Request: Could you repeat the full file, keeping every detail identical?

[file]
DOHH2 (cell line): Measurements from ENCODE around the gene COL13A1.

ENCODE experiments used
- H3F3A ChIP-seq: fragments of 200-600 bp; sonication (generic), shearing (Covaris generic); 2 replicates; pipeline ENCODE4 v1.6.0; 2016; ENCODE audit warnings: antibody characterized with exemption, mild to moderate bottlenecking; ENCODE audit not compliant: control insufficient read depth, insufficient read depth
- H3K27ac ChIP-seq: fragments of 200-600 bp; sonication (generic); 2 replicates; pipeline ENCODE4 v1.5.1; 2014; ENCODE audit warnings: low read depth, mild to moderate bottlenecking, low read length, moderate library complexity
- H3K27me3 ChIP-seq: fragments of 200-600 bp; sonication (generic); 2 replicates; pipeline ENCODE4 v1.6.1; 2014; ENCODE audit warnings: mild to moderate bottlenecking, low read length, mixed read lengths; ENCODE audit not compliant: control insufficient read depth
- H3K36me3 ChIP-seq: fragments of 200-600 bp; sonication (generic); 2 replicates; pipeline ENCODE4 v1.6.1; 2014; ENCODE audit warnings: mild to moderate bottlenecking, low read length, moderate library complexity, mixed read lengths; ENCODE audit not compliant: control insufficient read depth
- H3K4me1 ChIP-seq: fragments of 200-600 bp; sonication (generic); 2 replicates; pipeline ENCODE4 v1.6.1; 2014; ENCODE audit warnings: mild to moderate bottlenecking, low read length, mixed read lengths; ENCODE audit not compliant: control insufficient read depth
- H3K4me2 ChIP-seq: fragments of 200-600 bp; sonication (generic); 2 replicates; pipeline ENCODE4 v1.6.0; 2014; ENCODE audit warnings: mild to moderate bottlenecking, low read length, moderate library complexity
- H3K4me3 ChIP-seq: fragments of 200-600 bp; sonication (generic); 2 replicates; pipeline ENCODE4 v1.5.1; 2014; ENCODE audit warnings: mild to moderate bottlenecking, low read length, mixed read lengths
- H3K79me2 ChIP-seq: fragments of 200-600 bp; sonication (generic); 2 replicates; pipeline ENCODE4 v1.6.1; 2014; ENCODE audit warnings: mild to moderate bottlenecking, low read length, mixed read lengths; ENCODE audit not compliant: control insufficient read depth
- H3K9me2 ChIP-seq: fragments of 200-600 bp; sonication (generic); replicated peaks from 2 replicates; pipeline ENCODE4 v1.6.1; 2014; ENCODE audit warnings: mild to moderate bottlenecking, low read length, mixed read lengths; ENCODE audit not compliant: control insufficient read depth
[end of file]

DOHH2 (cell line): Measurements from ENCODE around the gene COL13A1.

ENCODE experiments used
- H3F3A ChIP-seq: fragments of 200-600 bp; sonication (generic), shearing (Covaris generic); 2 replicates; pipeline ENCODE4 v1.6.0; 2016; ENCODE audit warnings: antibody characterized with exemption, mild to moderate bottlenecking; ENCODE audit not compliant: control insufficient read depth, insufficient read depth
- H3K27ac ChIP-seq: fragments of 200-600 bp; sonication (generic); 2 replicates; pipeline ENCODE4 v1.5.1; 2014; ENCODE audit warnings: low read depth, mild to moderate bottlenecking, low read length, moderate library complexity
- H3K27me3 ChIP-seq: fragments of 200-600 bp; sonication (generic); 2 replicates; pipeline ENCODE4 v1.6.1; 2014; ENCODE audit warnings: mild to moderate bottlenecking, low read length, mixed read lengths; ENCODE audit not compliant: control insufficient read depth
- H3K36me3 ChIP-seq: fragments of 200-600 bp; sonication (generic); 2 replicates; pipeline ENCODE4 v1.6.1; 2014; ENCODE audit warnings: mild to moderate bottlenecking, low read length, moderate library complexity, mixed read lengths; ENCODE audit not compliant: control insufficient read depth
- H3K4me1 ChIP-seq: fragments of 200-600 bp; sonication (generic); 2 replicates; pipeline ENCODE4 v1.6.1; 2014; ENCODE audit warnings: mild to moderate bottlenecking, low read length, mixed read lengths; ENCODE audit not compliant: control insufficient read depth
- H3K4me2 ChIP-seq: fragments of 200-600 bp; sonication (generic); 2 replicates; pipeline ENCODE4 v1.6.0; 2014; ENCODE audit warnings: mild to moderate bottlenecking, low read length, moderate library complexity
- H3K4me3 ChIP-seq: fragments of 200-600 bp; sonication (generic); 2 replicates; pipeline ENCODE4 v1.5.1; 2014; ENCODE audit warnings: mild to moderate bottlenecking, low read length, mixed read lengths
- H3K79me2 ChIP-seq: fragments of 200-600 bp; sonication (generic); 2 replicates; pipeline ENCODE4 v1.6.1; 2014; ENCODE audit warnings: mild to moderate bottlenecking, low read length, mixed read lengths; ENCODE audit not compliant: control insufficient read depth
- H3K9me2 ChIP-seq: fragments of 200-600 bp; sonication (generic); replicated peaks from 2 replicates; pipeline ENCODE4 v1.6.1; 2014; ENCODE audit warnings: mild to moderate bottlenecking, low read length, mixed read lengths; ENCODE audit not compliant: control insufficient read depth